Santa Claus, and the other variations of wintertime’s favorite jowly character, is the world’s most famous happy fat man. The runner-up to this rotund jolliness though is Gambrinus, the King of Flanders. He is also, and most importantly for the world and Belgium, considered to be the king of beer.
Nobody knows for sure if this king was real or if he was even just one person. He may be a mythical mish-mash of Jan Primus, or Jean the First, with a man named Jean Sans Peur (Fearless John). There are also probably character traits from some beloved local drunk mixed in there too. This amalgamation of people has led to the creation of the legendary boozy Belgian ruler from the Middle Ages, Gambrinus.
In any case, this storied character is routinely depicted as a joyfully paunchy man astride barrels of beer and a frothy mug in tow. This image of drunken revelry is corroborated with the stories that surround him, making him appear to be a general all-around good guy and bon vivant.
One legend depicting how he was given the mantle the King of the Brewers goes back to the time of the Dukes of Brabant. In a quest to appoint a new leader, the brewers decided that the first man to complete an undertaking of beer-related strength would be worthy of the title. So the brewers set forth a barrel of beer in the Grand Place and decreed that any man who could lift and carry the barrel to a designated spot two yards away would become the leader of the guild.
Man after man struggled to carry the barrel, which was probably an astounding 300+ pounds at the time. After all the men had volunteered and failed, Gambrinus, who had been watching over the trials, offered to try and complete this seemingly impossible task. He ordered for the barrel to be tapped and then promptly laid down underneath it, drinking the entire contents inside. Now empty, he was able to successfully carry the barrel and win the title King of the Brewers.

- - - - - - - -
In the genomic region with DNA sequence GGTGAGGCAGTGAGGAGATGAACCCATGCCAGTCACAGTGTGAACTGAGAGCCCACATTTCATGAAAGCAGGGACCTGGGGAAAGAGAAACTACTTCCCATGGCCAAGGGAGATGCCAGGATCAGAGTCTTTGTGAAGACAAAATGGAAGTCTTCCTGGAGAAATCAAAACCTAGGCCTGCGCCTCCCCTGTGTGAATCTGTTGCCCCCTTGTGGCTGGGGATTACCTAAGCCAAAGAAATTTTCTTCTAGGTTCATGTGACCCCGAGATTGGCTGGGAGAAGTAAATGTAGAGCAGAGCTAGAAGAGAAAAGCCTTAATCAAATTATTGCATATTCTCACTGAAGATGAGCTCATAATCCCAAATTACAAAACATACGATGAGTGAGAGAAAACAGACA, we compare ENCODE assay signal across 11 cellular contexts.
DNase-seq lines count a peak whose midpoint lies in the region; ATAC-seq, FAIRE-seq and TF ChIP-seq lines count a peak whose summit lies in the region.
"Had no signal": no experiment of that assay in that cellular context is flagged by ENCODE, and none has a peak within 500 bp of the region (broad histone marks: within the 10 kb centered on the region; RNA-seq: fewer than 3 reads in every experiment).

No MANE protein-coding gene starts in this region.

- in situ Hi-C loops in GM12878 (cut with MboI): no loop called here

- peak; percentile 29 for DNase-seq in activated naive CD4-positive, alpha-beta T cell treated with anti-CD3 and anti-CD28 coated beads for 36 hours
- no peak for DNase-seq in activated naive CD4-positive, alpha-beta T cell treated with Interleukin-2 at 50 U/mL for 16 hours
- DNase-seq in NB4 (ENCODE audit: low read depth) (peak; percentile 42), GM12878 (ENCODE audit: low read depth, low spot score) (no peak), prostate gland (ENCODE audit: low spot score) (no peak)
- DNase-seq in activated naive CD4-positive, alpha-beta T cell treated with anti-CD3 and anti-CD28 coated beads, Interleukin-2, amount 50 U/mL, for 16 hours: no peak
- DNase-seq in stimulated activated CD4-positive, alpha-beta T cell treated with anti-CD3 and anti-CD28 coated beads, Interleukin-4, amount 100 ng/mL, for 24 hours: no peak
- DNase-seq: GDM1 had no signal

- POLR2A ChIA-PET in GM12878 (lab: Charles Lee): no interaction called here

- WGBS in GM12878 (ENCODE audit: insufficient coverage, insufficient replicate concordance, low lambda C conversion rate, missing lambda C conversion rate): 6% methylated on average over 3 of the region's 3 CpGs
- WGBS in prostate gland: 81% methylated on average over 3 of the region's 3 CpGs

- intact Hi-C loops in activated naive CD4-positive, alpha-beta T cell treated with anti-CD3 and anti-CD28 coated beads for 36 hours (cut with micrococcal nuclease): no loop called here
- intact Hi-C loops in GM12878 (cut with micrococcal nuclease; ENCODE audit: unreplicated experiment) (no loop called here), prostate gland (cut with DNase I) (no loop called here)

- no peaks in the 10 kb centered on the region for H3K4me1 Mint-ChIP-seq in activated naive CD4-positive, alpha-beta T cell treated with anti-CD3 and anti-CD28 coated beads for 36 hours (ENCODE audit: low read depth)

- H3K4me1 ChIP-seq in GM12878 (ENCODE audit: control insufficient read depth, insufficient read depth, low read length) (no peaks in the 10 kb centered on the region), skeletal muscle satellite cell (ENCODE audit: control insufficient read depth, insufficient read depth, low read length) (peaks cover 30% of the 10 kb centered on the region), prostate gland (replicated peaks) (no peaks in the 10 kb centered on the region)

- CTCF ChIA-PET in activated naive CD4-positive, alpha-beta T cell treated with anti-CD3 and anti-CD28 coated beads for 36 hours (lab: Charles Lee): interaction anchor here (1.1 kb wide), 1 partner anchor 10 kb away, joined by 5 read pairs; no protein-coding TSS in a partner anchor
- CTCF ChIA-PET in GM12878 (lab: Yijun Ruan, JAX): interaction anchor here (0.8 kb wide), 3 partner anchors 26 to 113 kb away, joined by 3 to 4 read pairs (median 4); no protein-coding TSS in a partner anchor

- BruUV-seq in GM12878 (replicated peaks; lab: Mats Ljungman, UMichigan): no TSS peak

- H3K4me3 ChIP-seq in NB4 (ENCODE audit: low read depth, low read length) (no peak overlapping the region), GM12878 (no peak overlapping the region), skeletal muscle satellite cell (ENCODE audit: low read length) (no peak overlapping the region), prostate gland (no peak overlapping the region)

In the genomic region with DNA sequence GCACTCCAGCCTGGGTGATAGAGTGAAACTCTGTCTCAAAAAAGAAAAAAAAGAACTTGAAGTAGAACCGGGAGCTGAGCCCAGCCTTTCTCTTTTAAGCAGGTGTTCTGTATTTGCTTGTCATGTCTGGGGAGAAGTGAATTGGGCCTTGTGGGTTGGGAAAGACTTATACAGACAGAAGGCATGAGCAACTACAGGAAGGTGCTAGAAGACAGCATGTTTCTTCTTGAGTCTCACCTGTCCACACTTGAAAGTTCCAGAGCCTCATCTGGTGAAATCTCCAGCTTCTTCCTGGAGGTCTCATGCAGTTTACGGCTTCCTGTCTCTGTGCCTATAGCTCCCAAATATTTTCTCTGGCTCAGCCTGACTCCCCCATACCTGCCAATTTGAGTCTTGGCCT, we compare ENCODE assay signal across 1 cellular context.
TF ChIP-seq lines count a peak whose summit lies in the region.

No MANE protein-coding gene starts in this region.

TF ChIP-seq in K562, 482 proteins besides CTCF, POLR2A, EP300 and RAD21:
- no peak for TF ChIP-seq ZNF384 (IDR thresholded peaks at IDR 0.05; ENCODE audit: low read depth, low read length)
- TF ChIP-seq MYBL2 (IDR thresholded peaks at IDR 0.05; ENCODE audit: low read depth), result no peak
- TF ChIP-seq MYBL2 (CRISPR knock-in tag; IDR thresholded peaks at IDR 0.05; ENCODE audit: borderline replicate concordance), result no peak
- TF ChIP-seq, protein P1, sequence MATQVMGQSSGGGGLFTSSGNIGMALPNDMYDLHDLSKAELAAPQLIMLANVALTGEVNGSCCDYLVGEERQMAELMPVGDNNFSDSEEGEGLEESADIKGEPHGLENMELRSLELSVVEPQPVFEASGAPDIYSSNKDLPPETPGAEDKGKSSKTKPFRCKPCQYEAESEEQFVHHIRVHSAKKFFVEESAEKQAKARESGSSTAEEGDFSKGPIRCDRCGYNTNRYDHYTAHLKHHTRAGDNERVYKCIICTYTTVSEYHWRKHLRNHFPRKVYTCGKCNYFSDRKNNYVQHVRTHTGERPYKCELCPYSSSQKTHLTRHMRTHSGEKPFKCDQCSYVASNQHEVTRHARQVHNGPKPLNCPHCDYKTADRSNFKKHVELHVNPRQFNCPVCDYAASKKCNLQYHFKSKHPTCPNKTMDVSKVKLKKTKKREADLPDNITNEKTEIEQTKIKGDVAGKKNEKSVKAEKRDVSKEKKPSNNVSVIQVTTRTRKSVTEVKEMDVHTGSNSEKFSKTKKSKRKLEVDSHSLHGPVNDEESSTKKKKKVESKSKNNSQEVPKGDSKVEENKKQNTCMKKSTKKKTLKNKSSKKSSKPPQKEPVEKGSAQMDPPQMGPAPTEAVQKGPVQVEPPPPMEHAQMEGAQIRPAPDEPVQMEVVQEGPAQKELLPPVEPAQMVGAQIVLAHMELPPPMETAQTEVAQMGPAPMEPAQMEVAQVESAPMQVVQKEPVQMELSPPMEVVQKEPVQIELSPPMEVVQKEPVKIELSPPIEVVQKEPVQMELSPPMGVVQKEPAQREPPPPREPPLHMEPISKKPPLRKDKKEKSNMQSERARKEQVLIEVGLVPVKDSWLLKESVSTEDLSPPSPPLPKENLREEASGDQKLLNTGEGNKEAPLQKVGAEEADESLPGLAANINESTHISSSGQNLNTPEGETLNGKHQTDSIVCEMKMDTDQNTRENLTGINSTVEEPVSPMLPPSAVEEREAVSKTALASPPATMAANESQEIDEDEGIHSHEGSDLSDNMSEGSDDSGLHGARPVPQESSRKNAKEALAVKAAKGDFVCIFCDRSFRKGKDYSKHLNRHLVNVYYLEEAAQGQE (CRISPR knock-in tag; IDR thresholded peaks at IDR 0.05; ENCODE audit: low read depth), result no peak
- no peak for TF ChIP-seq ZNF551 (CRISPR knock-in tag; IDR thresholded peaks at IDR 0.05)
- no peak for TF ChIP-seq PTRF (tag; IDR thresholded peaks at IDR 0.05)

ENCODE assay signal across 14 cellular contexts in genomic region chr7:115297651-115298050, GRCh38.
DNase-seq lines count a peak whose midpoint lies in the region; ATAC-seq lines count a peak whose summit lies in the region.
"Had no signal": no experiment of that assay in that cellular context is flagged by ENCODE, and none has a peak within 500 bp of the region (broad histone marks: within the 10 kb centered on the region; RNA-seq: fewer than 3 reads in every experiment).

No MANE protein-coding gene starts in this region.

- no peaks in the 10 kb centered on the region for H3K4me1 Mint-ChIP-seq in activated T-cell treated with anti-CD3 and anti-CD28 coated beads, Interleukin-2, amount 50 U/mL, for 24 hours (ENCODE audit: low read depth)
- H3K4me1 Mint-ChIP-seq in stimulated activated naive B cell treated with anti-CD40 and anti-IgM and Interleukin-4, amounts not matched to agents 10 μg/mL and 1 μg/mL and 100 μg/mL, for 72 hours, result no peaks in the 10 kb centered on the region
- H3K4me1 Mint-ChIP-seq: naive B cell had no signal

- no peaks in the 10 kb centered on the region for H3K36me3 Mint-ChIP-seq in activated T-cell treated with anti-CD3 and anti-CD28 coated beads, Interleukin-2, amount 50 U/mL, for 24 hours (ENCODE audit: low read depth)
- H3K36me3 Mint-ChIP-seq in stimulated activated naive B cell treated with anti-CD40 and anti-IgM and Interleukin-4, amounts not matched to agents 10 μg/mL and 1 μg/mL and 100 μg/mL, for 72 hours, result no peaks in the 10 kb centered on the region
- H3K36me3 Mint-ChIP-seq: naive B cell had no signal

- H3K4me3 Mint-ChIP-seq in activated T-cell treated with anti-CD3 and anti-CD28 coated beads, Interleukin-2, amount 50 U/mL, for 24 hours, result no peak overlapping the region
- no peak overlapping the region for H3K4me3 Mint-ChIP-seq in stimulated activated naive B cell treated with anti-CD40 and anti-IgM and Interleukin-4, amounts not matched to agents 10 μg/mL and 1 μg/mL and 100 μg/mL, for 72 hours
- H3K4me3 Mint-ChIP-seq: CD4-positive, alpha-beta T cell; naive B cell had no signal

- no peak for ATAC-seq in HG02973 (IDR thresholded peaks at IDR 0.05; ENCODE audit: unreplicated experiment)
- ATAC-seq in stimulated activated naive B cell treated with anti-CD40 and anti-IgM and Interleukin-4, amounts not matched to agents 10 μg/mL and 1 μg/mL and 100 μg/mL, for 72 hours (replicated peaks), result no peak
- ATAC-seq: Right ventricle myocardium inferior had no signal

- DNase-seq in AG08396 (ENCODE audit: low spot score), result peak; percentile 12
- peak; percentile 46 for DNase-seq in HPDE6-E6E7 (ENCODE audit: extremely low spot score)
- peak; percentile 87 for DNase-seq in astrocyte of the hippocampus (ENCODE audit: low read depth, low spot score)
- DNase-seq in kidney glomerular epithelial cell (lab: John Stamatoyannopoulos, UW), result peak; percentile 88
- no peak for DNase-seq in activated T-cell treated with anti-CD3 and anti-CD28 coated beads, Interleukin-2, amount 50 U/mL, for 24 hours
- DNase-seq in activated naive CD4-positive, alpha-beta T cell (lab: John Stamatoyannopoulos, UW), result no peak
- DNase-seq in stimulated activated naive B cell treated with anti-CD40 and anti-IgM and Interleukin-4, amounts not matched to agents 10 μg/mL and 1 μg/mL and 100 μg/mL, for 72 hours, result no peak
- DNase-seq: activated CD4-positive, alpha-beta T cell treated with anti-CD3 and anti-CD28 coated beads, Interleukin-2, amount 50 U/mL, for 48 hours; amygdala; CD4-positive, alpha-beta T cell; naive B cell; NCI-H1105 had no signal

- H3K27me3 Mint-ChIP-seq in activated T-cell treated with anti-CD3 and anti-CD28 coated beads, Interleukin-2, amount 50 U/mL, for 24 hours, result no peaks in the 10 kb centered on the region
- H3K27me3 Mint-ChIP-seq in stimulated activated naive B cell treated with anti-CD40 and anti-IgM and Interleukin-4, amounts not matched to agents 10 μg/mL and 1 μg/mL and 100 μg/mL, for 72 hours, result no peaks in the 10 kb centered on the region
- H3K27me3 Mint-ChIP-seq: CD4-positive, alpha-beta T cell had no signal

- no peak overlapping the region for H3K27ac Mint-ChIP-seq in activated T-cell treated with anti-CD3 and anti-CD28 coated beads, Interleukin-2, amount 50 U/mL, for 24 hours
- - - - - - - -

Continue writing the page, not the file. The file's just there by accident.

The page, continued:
The Belgian Knighthood of the Brewers Mash Staff, the modern-day version of the brewers’ guild from the Middle Ages, have their own stories about the man they still hold as one of their emblematic personages. The Knighthood regards him as one of their own because he was one of the first rulers in Belgium to grant licenses for brewing and selling beer. He also had a penchant for consuming large amounts of the stuff during festivals. According to their account, Gambrinus further solidified his role as patron of all things beery and enjoyable when he succumbed to that festive, happy feeling you develop for everyone after a few glasses of beer. Upon reaching that point of universal love, he clambered on top of emptied beer barrels to proclaim his love and admiration for his fellow soldiers during a post-battle celebration.
Today, April 11th, is this mythical man’s birthday and in recognition for the man who continues to inspire Belgian brewers, I feel like there is no better drink to raise in his honor than Cantillon’s Rosé de Gambrinus.
The Rosé de Gambrinus is Cantillon’s framboise beer. Made by blending fresh raspberries in two-year-old lambic, this fruit beer has a sweetish taste from the natural fruit sugars with a nice tart crack at the end, making the drink light and balanced. The sweetness is subtle, so your tongue isn’t left bathing in residual syrup afterward because no artificial sweeteners or sugars are added.
The drink itself is a shiny candy-colored red with a Willy Wonka pinkness to its head when first poured. Without a doubt, it is an incredibly girly looking drink, so many people like to pair a framboise beer with Valentine’s Day. Even so, the drink’s measured play between sweet, sour and pinkness lets it be drinkable without ever verging into juice-territory. And as a lambic, there’s a gentle carbonation and naturalness to its flavor, which makes it more like a nice bubbly wine than what most people usually associate with beer. This also makes it ideal as a speech-giving drink and something to cheers with after. I think Gambrinus would approve from his perch on top of the empty beer barrels.
Here’s to many happy returns!